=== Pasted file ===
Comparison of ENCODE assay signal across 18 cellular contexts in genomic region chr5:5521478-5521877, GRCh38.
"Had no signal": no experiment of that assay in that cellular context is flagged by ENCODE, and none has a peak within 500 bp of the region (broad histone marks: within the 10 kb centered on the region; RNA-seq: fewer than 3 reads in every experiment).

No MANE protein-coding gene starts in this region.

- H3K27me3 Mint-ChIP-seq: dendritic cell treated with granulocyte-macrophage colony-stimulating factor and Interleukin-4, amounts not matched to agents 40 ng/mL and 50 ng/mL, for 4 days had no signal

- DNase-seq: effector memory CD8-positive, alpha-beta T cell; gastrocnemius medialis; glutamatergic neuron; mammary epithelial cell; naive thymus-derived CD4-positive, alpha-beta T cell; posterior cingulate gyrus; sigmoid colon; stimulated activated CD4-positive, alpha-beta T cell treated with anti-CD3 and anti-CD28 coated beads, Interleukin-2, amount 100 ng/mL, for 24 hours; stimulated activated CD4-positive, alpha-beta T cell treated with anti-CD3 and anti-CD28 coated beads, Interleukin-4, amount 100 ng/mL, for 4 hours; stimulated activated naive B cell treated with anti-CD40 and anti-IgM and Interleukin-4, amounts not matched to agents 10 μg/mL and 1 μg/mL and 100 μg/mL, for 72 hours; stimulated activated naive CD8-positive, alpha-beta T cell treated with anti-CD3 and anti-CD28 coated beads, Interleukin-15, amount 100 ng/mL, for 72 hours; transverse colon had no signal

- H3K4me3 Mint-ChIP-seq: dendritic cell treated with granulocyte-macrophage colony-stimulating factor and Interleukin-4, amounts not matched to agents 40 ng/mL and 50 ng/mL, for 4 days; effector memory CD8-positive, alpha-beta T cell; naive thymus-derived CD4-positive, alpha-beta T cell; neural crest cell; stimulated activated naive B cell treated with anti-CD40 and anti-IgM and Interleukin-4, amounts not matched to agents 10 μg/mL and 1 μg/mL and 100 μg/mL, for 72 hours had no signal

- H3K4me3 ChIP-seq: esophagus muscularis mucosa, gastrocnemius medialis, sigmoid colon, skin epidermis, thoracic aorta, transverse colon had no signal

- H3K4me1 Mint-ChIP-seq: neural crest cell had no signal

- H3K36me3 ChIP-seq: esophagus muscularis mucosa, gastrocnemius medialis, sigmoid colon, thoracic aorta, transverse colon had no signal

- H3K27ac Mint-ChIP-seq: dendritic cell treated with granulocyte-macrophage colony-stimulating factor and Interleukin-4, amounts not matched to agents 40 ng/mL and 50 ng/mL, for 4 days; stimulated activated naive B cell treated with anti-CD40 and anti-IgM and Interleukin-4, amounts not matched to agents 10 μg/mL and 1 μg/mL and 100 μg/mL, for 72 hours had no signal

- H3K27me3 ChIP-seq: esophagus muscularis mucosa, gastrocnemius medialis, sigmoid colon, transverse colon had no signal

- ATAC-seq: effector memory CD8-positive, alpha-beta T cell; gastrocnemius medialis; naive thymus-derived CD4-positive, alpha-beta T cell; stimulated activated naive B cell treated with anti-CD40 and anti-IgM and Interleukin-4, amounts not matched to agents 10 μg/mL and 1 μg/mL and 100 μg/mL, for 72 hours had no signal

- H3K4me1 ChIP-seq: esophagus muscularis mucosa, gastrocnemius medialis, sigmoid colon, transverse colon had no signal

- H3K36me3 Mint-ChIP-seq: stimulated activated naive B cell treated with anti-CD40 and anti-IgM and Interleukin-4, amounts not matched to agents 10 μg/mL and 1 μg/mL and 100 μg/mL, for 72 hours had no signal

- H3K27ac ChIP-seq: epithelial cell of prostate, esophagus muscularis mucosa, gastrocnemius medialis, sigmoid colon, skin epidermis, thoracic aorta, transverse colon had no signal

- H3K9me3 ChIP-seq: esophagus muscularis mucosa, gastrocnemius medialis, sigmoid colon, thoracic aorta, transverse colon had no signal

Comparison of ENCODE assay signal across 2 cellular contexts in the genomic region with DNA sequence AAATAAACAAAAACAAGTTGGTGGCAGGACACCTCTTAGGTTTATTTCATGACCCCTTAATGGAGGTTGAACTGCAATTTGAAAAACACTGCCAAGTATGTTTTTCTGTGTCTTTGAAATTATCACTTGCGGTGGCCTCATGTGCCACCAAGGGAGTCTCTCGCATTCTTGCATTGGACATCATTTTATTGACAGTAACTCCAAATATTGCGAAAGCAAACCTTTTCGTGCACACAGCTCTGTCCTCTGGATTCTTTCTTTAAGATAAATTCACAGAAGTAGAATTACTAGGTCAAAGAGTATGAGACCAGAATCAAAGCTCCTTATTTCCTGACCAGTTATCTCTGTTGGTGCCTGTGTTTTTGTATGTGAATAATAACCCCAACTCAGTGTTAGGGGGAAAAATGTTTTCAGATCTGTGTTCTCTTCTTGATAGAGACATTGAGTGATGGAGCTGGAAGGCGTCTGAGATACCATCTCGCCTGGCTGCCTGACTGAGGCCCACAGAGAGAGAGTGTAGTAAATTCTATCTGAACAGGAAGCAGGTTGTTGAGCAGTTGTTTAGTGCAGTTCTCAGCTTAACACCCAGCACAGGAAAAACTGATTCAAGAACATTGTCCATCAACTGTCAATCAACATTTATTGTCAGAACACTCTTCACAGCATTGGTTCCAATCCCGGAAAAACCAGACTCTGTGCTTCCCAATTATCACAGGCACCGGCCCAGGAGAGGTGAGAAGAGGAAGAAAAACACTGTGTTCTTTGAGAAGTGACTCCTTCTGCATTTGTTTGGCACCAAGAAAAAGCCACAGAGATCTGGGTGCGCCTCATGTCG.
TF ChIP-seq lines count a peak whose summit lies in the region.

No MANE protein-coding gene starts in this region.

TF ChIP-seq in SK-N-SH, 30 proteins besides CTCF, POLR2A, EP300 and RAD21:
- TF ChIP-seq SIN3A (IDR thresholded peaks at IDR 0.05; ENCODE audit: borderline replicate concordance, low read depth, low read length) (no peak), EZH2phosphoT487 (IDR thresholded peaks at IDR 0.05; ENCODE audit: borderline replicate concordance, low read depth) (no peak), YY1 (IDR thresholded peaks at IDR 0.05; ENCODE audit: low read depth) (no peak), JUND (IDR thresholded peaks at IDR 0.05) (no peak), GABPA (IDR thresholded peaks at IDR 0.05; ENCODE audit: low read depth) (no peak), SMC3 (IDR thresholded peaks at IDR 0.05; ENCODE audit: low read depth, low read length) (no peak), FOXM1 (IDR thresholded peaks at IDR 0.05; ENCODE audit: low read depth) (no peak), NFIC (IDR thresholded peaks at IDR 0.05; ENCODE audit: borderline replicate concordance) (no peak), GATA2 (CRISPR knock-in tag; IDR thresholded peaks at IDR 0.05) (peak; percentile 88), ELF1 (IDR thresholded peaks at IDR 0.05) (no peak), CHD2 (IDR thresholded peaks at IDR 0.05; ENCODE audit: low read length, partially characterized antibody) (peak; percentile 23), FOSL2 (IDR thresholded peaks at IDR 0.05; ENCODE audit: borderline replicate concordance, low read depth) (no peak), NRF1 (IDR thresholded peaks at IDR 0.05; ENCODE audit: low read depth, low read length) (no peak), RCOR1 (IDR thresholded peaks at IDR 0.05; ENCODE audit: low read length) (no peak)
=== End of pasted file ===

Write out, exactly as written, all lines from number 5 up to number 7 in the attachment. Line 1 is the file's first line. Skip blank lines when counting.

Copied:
- DNase-seq: effector memory CD8-positive, alpha-beta T cell; gastrocnemius medialis; glutamatergic neuron; mammary epithelial cell; naive thymus-derived CD4-positive, alpha-beta T cell; posterior cingulate gyrus; sigmoid colon; stimulated activated CD4-positive, alpha-beta T cell treated with anti-CD3 and anti-CD28 coated beads, Interleukin-2, amount 100 ng/mL, for 24 hours; stimulated activated CD4-positive, alpha-beta T cell treated with anti-CD3 and anti-CD28 coated beads, Interleukin-4, amount 100 ng/mL, for 4 hours; stimulated activated naive B cell treated with anti-CD40 and anti-IgM and Interleukin-4, amounts not matched to agents 10 μg/mL and 1 μg/mL and 100 μg/mL, for 72 hours; stimulated activated naive CD8-positive, alpha-beta T cell treated with anti-CD3 and anti-CD28 coated beads, Interleukin-15, amount 100 ng/mL, for 72 hours; transverse colon had no signal

- H3K4me3 Mint-ChIP-seq: dendritic cell treated with granulocyte-macrophage colony-stimulating factor and Interleukin-4, amounts not matched to agents 40 ng/mL and 50 ng/mL, for 4 days; effector memory CD8-positive, alpha-beta T cell; naive thymus-derived CD4-positive, alpha-beta T cell; neural crest cell; stimulated activated naive B cell treated with anti-CD40 and anti-IgM and Interleukin-4, amounts not matched to agents 10 μg/mL and 1 μg/mL and 100 μg/mL, for 72 hours had no signal

- H3K4me3 ChIP-seq: esophagus muscularis mucosa, gastrocnemius medialis, sigmoid colon, skin epidermis, thoracic aorta, transverse colon had no signal